These training recommendations will help social workers address the unique needs of patients living with serious illness.

Foundational Skills for All Social Workers

Examples include health professionals working in oncology, cardiology, or primary care.


Assess the Needs and Concerns of Patients

  • Know what palliative care is, and when to request a consult
  • Assess patient’s physical, mental, social, and spiritual well-being at all stages of disease
  • Assess caregiving needs and resources

Strengthen the Clinician-Patient Relationship and Understand Goals of Care

  • Identify the patient’s surrogate decision-maker
  • Have conversations with patients to understand what matters most to them now that they have a diagnosis of a serious illness, and participate in shared decision-making that is aligned with patients’ values and preferences
  • Conduct advance care planning conversations and complete advance directives
  • Identify how culture, race, gender, sexual orientation, and context (e.g., social determinants of health) influence patient and family decision-making in the context of a serious illness, and deliver responsive, unbiased care matched to needs and priorities
  • Identify patients who are eligible for hospice, and support them to make the decision whether to enroll

Manage Pain and Symptoms

  • Assess and address the suffering caused by common symptoms associated with serious illness, including pain; nausea and vomiting; constipation; dyspnea; fatigue; depression; anxiety; delirium and agitation
  • Assess the feasibility and safety of the care plan with the patient (e.g., whether prescribed medications are accessible and affordable)
  • Assess and identify cognitive impairment
  • Identify patients that would benefit from a specialty palliative care consult for complex or intractable symptoms, and refer or discuss with the care team

Prevent Crises and Plan Ahead

  • Collaborate in discharge planning
  • Recognize non-physical sources of suffering, and collaborate with spiritual care colleagues to provide support when needed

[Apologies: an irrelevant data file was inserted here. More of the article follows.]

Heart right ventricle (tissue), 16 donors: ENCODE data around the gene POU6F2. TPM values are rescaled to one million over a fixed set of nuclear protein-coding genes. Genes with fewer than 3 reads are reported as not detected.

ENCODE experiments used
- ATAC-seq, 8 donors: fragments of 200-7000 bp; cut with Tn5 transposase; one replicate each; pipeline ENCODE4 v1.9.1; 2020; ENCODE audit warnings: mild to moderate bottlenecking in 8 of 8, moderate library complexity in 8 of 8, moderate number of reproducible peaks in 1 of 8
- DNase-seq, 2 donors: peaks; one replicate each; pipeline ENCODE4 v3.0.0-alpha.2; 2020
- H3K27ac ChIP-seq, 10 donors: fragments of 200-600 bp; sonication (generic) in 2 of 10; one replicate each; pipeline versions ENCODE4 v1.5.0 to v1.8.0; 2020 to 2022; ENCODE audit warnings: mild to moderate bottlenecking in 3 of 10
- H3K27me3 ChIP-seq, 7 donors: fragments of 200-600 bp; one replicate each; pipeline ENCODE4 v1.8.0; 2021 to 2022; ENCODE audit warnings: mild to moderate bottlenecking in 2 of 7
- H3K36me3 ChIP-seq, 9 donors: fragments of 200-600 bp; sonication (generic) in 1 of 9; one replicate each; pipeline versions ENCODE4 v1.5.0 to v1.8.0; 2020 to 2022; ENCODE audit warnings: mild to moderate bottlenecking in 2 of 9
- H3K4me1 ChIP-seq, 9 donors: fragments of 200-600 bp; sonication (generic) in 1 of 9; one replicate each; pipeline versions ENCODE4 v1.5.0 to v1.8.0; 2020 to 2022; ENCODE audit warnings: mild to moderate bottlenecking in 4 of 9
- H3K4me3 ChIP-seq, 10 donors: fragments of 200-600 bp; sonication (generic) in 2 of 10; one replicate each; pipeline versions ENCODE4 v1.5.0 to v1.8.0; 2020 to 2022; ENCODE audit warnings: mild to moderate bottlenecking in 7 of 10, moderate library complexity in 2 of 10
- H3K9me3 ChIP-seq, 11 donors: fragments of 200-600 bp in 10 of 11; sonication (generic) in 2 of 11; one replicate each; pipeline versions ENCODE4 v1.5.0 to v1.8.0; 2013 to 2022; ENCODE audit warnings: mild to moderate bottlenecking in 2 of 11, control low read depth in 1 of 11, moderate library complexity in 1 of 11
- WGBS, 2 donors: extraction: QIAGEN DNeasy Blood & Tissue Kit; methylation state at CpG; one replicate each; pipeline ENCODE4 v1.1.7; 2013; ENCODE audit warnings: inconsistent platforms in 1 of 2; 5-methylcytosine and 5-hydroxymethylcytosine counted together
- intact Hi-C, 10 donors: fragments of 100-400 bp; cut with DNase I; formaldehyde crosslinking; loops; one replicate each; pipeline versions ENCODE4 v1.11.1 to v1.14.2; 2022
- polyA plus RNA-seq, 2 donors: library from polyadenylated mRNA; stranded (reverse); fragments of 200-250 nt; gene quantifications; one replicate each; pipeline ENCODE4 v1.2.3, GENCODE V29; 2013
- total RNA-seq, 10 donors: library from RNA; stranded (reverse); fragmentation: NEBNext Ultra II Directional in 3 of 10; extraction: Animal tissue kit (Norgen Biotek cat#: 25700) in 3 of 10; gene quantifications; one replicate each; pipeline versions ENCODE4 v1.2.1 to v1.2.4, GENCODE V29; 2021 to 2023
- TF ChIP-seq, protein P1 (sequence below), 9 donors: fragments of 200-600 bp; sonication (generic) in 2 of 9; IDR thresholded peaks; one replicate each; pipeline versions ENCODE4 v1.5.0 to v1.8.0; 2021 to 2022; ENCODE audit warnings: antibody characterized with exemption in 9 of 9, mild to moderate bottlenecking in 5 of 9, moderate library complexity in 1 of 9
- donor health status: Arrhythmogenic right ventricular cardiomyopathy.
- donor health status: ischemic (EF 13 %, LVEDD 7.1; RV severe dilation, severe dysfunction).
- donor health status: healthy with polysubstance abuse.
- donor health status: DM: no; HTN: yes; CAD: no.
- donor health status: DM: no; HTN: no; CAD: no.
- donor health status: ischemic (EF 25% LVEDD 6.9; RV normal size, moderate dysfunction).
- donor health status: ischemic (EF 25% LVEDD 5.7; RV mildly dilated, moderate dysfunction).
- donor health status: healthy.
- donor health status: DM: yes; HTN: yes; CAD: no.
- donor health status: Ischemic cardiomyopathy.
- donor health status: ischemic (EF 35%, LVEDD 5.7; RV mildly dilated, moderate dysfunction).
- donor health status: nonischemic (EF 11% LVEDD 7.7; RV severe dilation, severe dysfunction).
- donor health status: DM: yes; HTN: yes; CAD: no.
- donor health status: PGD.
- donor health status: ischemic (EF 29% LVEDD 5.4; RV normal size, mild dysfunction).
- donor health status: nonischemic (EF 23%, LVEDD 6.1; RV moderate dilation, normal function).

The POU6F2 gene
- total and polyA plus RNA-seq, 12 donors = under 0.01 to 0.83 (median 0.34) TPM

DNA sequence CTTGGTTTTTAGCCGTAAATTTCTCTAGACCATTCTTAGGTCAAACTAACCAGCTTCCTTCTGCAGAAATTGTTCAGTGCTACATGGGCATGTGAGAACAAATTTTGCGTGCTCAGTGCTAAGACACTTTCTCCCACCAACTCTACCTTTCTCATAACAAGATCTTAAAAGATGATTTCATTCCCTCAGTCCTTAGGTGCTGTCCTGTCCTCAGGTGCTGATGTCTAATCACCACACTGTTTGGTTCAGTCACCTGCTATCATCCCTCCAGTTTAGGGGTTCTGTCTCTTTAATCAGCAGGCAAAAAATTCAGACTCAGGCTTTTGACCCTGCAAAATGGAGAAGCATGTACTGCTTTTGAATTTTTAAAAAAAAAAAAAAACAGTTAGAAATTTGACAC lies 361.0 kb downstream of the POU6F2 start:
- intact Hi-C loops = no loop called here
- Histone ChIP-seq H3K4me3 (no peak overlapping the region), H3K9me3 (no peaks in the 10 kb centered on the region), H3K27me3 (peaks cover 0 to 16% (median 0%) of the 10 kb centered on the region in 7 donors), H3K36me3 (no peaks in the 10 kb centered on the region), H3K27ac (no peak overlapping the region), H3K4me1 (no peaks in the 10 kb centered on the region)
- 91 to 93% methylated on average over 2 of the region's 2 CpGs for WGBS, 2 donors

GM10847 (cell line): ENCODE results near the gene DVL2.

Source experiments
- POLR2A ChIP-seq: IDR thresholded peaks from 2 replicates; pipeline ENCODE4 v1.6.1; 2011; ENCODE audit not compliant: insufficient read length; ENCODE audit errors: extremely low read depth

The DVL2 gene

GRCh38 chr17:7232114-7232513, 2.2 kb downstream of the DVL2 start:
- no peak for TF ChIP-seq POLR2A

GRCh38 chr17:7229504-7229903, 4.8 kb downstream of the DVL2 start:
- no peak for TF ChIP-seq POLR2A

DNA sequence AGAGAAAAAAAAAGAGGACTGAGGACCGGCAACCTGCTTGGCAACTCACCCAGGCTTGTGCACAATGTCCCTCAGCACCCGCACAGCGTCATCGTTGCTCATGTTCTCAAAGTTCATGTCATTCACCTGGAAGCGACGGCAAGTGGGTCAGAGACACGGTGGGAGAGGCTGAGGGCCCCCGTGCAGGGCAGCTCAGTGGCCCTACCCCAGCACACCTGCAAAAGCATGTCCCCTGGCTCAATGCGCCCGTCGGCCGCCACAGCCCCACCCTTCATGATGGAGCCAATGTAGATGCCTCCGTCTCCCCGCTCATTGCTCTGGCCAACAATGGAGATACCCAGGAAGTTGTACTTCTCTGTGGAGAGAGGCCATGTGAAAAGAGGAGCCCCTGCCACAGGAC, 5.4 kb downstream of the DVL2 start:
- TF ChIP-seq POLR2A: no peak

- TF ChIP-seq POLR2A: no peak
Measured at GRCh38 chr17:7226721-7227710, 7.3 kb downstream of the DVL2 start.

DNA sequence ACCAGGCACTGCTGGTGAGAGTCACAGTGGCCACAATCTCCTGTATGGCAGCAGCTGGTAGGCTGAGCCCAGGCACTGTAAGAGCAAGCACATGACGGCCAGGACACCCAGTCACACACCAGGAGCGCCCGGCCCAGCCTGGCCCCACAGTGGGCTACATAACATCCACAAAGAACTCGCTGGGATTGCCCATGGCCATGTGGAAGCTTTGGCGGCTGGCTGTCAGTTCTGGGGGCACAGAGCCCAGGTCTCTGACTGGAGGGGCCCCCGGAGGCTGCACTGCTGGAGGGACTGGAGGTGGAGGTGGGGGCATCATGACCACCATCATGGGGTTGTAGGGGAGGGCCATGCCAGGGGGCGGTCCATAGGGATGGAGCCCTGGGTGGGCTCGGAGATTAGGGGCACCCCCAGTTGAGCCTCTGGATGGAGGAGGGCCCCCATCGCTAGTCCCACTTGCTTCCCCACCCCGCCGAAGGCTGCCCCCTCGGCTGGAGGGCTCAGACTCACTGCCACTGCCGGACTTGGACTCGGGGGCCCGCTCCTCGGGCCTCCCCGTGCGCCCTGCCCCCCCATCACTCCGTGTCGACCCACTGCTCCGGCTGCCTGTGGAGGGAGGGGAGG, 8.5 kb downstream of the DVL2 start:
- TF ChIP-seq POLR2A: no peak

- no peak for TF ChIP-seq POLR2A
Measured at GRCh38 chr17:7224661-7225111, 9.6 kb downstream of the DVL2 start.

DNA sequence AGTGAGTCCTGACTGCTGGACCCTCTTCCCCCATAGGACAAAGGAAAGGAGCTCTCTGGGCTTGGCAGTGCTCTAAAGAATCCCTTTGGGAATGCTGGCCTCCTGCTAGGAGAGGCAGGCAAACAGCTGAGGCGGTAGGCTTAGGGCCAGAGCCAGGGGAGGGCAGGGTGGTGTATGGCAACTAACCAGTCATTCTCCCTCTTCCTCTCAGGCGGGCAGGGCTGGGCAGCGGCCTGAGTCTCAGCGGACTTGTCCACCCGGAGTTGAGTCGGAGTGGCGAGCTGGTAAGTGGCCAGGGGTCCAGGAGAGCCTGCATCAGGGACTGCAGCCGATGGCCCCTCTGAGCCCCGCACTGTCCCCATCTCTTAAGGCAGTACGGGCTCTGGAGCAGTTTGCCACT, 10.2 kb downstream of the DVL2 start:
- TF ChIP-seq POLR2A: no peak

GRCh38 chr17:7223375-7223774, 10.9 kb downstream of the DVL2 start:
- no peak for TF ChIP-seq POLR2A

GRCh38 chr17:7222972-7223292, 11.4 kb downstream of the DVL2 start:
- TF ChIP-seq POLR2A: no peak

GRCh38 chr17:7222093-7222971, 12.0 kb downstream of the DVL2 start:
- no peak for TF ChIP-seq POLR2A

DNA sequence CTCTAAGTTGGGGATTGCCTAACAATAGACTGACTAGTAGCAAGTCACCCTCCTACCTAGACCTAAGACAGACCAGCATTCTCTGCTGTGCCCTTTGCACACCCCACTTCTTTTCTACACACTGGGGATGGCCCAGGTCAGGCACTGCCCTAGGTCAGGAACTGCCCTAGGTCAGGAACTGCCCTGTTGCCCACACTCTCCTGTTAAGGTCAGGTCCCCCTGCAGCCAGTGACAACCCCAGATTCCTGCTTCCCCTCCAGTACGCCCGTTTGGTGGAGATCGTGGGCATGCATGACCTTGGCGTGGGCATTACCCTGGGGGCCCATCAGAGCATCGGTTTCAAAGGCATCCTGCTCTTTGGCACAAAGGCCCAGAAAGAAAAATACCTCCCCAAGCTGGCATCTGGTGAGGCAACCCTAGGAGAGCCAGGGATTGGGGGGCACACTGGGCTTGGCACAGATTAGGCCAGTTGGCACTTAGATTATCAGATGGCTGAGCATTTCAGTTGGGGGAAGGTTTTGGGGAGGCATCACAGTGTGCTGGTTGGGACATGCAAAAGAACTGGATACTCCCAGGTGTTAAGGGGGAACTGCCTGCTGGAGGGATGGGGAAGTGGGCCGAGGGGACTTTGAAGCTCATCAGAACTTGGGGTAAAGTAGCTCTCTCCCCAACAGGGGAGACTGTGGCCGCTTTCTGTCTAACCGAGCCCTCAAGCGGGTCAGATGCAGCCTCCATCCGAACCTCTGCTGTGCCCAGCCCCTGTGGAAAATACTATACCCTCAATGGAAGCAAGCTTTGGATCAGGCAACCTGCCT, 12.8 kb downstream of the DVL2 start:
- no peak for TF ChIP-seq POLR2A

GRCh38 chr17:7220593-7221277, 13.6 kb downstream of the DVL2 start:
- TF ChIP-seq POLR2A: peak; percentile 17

• Investigate access to virtual behavioral health support based on patient need and insurance
  • Assess functioning, including mental health status, and refer patients for a home safety and/or fall risk evaluation when appropriate

Complete the Learning Pathway, Social Work Serious Illness Designation: Foundational Skills, to acquire these skills and earn CAPC Designation.

Additional Skills for Social Workers Who Focus Primarily on Supporting People with Serious Illness

Examples include health professionals working in geriatrics, home-based care, or nursing home settings.


Assess the Needs and Concerns of Patients

  • Recognize common sources of suffering for patients with serious illness, and perform a comprehensive assessment using culturally appropriate tools, including:
    • Social risk factors (presence of caregiver; caregiver burden; access to housing, food, and transportation; racism and other culturally-bound factors that influence care; financial strain)
    • Polypharmacy
    • Emotional and spiritual distress
    • Physical symptom distress (e.g., pain, dyspnea, constipation)
    • Communication barriers (e.g., vision, hearing, language, and health literacy)
    • Need for adaptive equipment

Strengthen the Clinician-Patient Relationship and Understand Goals of Care

  • Conduct skilled conversations with patients and families about:
    • Bad news
    • Prognosis
    • Patient/family understanding of the illness
    • Family conflict
    • Financial strain, insurance
  • Provide education regarding coping with serious illness, self-care, and spirituality

Manage Pain and Symptoms

  • Anticipate the full spectrum of symptoms related to specific serious illnesses and along the disease trajectory
  • Contextualize treatment and/or interventions to incorporate the values, meaning, and priorities of each individual patient to provide person-centered, family-focused, and culturally congruent care

Prevent Crises and Plan Ahead

  • Identify community resources that can support patients living with serious illness, and their caregivers (e.g., housing, food, transportation, faith communities, state and local agencies)
  • Identify barriers to meeting patient and family needs and honoring their priorities, and discuss the least restrictive alternatives (e.g., home redesign or board and care home versus nursing home placement) either directly, or through referral to the appropriate health professional
  • Develop a crisis intervention assessment and plan, including suicide prevention
Learning Pathways for Social Workers

Complete these Learning Pathways to acquire the skills in CAPC's clinical training recommendations.

View Learning Pathways